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News - 13th of June 2023

PICA announces Djilba/Kambarang Season Program

PICA announces Djilba/Kambarang Season Program

Running from August to September, Djilba is the Noongar season of growth and conception, marked by the blooming of wildflowers and cold, clear days. From October till November, Kambarang arrives and with it the return of hot weather.

Amplifying the female voice, the Perth Institute of Contemporary Arts (PICA) has announced its Djilba/Kambarang season program – embodied by language, memory and heritage – as internationally acclaimed artists Wu Tsang (USA), Sancintya Mohini Simpson (Meanjin/QLD) and Sriwhana Spong (Aotearoa NZ/UK) uncover hidden histories and marginalised narratives from 4 August to 22 October 2023.

Marking her first exhibition in Western Australia, Sancintya Mohini Simpson presents ām / ammā / mā maram, an exhibition of paintings, sculpture, poetry and scent that gives voice to the stories of indentured Indian women that have been marginalised or erased in colonial archives. 

The title borrows from three languages spoken across India: ām means mango in Hindi, ammā is a term for mother throughout India, and mā maram is mango tree in Tamil.

Simpson is a first-generation Australian and descendent of labourers sent from the port of Madras (now Chennai), India, to work on sugar plantations in the British colony of Natal, South Africa (now KwaZulu-Natal) between 1863 and 1911.

Following presentations this year at the Tarrawarra Biennial 2023; Savvy Contemporary, Berlin; and Museum of Contemporary Art Australia, Sydney; Simpson continues her global body of work, responding to silences in historical records and underscoring society’s need to reconsider the past as we attempt to heal intergenerational wounds.

Sancintya Mohini Simpson, The Plantation, 2022, image courtesy the artist and Milani Gallery, Meanjin/Brisbane, photo: Carl Warner

ām / ammā / mā maram traces the artist’s matrilineal heritage and her family’s journey from Madras and colonialNatal to present-day Meanjin through the use of materials common to these places and histories – such as sugarcane and mango.
Exploring embodied memories, and deliberately arousing the senses, for ām / ammā / mā maram Simpson layers materials including clay, corrugated iron, sugarcane ash, mango leaves, bark and timber, alongside techniques of traditional Indian miniature painting and enamellingEach element carries its own story and associations, from experiences of forced labour and violence to notions of inheritance, home and place.
Through her research, Simpson presents a speculative archive that speaks to the complexities of intergenerational trauma, memory, migration, loss and healing. 

 Wu Tsang, Duilian (production still), 2016, image courtesy the artist, Galerie Isabella Bortolozzi Berlin and M+, Hong Kong, © Wu Tsang

Based in New York and Berlin, Wu Tsang’s award-winning films, performances and installations move between documentary and fiction to explore questions of voice, identity and representation.
PICA presents Duilian (2016), which sees Tsang recreate the untold love story of the famous 19th-century Chinese poet, feminist and revolutionary, Qiu Jin (秋瑾) and the female calligrapher and publisher, Wu Zhiying (吳芝瑛). A revered figure in China known for her martyrdom in the anti-Manchu revolution, Qiu also defied gender norms, refusing to bind her feet and dressing as a man. In Tsang’s film, her real-life partner and collaborator, boychild, plays the feminist figure alongside the artist as Wu.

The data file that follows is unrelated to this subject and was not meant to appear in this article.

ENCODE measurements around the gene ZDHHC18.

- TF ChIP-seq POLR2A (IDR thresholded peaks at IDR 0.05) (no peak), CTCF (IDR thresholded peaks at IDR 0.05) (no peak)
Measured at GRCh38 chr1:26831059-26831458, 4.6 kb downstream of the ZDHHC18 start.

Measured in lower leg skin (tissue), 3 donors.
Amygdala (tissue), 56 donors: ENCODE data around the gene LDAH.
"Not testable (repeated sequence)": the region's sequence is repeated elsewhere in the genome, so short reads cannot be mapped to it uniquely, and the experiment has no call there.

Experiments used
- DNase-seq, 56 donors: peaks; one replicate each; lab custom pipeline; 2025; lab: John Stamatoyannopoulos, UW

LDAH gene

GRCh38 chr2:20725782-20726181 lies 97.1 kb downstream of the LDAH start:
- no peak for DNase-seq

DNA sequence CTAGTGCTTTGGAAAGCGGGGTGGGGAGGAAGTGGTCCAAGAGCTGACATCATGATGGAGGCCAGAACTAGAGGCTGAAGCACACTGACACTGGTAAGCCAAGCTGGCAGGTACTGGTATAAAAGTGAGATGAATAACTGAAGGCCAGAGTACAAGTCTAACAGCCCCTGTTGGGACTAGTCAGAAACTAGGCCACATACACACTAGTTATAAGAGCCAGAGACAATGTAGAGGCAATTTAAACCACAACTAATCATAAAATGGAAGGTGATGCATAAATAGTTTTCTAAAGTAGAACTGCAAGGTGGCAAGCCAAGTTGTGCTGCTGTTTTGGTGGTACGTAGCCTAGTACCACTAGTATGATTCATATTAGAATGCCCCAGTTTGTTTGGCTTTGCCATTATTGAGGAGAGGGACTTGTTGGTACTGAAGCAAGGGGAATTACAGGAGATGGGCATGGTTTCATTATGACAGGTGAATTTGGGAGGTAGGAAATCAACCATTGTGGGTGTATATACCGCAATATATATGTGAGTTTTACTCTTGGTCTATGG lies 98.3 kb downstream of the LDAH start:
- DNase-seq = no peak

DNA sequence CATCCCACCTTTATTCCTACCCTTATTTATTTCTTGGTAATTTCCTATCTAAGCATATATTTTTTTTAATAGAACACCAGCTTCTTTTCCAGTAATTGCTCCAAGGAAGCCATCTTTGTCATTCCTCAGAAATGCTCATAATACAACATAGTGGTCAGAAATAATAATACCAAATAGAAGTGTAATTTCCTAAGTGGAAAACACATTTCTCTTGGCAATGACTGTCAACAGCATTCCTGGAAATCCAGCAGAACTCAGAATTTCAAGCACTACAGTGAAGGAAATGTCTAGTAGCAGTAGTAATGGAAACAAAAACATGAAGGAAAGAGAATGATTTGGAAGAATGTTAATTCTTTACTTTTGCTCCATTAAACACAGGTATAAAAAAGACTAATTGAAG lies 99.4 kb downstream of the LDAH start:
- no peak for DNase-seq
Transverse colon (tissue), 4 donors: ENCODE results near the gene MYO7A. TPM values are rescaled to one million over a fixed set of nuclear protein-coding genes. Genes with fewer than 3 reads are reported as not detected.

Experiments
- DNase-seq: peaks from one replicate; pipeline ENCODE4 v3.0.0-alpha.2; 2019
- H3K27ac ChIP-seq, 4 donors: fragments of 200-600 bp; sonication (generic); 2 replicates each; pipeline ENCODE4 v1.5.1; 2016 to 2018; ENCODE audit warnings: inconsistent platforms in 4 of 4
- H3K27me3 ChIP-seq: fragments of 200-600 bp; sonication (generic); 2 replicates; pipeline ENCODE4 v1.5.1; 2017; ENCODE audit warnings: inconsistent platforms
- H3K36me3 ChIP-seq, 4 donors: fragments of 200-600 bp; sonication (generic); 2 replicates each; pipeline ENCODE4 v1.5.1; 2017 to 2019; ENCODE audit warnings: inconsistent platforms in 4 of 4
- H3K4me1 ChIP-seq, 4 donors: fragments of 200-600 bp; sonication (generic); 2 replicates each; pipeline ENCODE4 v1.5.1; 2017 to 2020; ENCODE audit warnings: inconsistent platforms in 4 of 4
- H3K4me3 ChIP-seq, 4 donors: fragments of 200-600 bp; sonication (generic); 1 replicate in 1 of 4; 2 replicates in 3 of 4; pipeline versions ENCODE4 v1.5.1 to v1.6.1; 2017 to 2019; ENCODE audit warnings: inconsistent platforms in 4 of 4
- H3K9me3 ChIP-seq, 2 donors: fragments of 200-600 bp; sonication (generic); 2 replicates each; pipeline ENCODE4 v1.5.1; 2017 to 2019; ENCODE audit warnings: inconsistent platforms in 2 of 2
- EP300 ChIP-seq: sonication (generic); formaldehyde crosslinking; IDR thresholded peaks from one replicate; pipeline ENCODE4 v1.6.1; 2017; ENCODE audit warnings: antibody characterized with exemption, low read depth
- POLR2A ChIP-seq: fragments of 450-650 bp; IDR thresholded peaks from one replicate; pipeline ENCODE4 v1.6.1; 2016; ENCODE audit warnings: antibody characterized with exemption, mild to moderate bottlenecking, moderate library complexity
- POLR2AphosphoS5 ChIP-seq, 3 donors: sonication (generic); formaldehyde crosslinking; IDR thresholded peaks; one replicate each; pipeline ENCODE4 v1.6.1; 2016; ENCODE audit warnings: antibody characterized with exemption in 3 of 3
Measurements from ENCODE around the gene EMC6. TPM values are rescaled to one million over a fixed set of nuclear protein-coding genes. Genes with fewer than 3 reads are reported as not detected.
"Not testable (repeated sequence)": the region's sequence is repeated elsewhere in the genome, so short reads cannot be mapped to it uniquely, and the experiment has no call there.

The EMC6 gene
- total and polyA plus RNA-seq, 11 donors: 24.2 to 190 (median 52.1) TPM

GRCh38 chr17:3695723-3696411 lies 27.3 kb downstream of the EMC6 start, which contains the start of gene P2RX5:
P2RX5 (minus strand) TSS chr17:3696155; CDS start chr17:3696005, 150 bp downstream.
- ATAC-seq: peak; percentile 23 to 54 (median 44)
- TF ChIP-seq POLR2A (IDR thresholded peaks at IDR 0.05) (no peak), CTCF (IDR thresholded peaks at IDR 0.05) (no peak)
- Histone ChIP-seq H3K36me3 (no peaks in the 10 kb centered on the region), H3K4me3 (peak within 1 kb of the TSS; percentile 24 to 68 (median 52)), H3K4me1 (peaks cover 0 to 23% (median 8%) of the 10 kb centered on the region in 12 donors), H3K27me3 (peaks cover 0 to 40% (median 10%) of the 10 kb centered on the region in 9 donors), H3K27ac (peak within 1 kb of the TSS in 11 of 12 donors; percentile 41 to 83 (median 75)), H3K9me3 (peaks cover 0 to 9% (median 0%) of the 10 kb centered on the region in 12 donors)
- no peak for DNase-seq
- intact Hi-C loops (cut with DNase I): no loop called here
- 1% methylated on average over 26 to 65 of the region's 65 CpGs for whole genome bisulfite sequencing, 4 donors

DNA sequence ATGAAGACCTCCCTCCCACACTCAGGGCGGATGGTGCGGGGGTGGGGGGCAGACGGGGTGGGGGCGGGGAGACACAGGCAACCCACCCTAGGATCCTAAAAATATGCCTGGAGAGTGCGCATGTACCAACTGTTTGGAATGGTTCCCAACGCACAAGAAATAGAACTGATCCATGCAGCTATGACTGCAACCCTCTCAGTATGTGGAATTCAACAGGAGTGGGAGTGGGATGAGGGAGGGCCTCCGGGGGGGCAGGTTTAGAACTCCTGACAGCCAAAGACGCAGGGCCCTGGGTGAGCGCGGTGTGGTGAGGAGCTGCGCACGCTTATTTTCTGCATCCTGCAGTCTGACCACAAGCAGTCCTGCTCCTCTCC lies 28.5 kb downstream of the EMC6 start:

Rewriting the dominant narrative of Qiu’s life into a story of love and loss, Duilian interrogates the role that language plays in shaping history and the assumptions and omissions that reside within.

Continuing the exploration of language, archive and inherited identity, This Creature by Aotearoa New Zealand artist Sriwhana Spong is a response to the artist’s unfulfilled request to handle the only known surviving manuscript of The Book of Margery Kempe (1436–38), held in the British Library. The book is an account of the early 15th century mystic’s devotional life and her personal, highly physical, spiritual odyssey. Considered to be the earliest autobiography written in the English language, Kempe refers to herself not by her own name but as ‘this creature’.
Filmed by Spong on her iPhone, This Creature comprises footage of her hand touching various sculptural and architectural forms in London’s Hyde Park, including its resident tamed birds. As an anonymous voiceover narrates ruminations on Kempe’s complex somatic life together with fragments from Spong’s own biography, This Creature invokes the mystic’s style of writing to create a textured world of Spong’s own.

Each exhibition in Djilba/Kambarang speaks to stories that have gone unspoken and unseen,” says PICA’s Curator Sarah Wall. “These are narratives with parallels to the artists’ own lives and histories, bringing to light forgotten and erased female histories and experiences.”
Please join us for our Djilba/Kambarang season exhibition opening on Thursday 3 August, 6:30pm.

Sriwhana Spong, This Creature, 2016, image courtesy the artist © the artist and Michael Lett, Auckland New Zealand

Media Contact & Images

Tiki Menegola | | +61 467 227 822

Exhibition Dates

Sancintya Mohini Simpson: ām / ammā / mā maram
West End Gallery
Friday 4 August – Sunday 22 October

Wu Tsang: Duilian
Ground Floor Galleries
Friday 4 August – Sunday 22 October

Sriwhana Spong: This Creature
Screen Space
Friday 4 August – Sunday 22 October

Public Programs

Artist Talk & Performance: Sancintya Mohini Simpson
West End Gallery
Saturday 5 August, 11am–12pm

Thank You to Our Supporters

Sancintya Mohini Simpson: ām / ammā / mā maram is supported by PICA’s Art Commissioners. Wu Tsang: Duilian is supported by the United States Government.